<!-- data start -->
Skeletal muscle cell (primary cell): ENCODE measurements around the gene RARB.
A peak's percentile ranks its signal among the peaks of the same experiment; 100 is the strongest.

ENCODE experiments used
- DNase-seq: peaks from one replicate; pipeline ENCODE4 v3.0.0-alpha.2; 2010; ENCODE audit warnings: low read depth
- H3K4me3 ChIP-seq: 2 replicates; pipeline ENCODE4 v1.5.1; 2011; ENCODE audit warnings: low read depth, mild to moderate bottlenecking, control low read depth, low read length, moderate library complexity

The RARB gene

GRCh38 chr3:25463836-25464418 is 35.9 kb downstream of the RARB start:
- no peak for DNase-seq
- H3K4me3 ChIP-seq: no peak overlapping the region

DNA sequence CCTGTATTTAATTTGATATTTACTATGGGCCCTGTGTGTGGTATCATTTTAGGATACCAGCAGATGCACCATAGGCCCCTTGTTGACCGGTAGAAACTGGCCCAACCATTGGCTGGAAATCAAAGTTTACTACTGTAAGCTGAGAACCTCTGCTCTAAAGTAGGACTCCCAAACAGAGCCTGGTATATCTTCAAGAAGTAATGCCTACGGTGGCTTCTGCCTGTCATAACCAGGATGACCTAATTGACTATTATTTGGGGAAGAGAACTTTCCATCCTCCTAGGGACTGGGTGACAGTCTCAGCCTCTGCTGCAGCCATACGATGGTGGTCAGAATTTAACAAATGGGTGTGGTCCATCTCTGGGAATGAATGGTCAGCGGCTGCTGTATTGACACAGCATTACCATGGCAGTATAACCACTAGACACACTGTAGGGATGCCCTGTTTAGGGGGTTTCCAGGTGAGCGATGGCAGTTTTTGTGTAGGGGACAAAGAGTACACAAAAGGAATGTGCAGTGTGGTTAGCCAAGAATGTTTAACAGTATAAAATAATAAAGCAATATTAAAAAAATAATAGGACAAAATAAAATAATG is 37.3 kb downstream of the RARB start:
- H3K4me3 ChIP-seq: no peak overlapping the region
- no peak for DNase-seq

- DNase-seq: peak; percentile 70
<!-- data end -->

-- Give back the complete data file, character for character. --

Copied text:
Skeletal muscle cell (primary cell): ENCODE measurements around the gene RARB.
A peak's percentile ranks its signal among the peaks of the same experiment; 100 is the strongest.

ENCODE experiments used
- DNase-seq: peaks from one replicate; pipeline ENCODE4 v3.0.0-alpha.2; 2010; ENCODE audit warnings: low read depth
- H3K4me3 ChIP-seq: 2 replicates; pipeline ENCODE4 v1.5.1; 2011; ENCODE audit warnings: low read depth, mild to moderate bottlenecking, control low read depth, low read length, moderate library complexity

The RARB gene

GRCh38 chr3:25463836-25464418 is 35.9 kb downstream of the RARB start:
- no peak for DNase-seq
- H3K4me3 ChIP-seq: no peak overlapping the region

DNA sequence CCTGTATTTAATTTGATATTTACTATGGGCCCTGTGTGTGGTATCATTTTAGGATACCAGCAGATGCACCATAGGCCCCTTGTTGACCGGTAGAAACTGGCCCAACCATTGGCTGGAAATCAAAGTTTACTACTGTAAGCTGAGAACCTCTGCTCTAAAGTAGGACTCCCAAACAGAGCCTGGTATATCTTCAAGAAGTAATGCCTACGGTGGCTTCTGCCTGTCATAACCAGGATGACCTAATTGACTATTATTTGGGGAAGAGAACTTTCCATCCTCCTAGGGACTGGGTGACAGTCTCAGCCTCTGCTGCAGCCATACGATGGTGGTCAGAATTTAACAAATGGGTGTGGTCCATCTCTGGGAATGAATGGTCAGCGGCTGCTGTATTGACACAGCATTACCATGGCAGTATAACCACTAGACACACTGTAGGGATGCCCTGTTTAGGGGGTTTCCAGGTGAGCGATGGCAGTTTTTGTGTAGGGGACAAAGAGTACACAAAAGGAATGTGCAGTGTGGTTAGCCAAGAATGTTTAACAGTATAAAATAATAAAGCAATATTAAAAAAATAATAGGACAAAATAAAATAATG is 37.3 kb downstream of the RARB start:
- H3K4me3 ChIP-seq: no peak overlapping the region
- no peak for DNase-seq

- DNase-seq: peak; percentile 70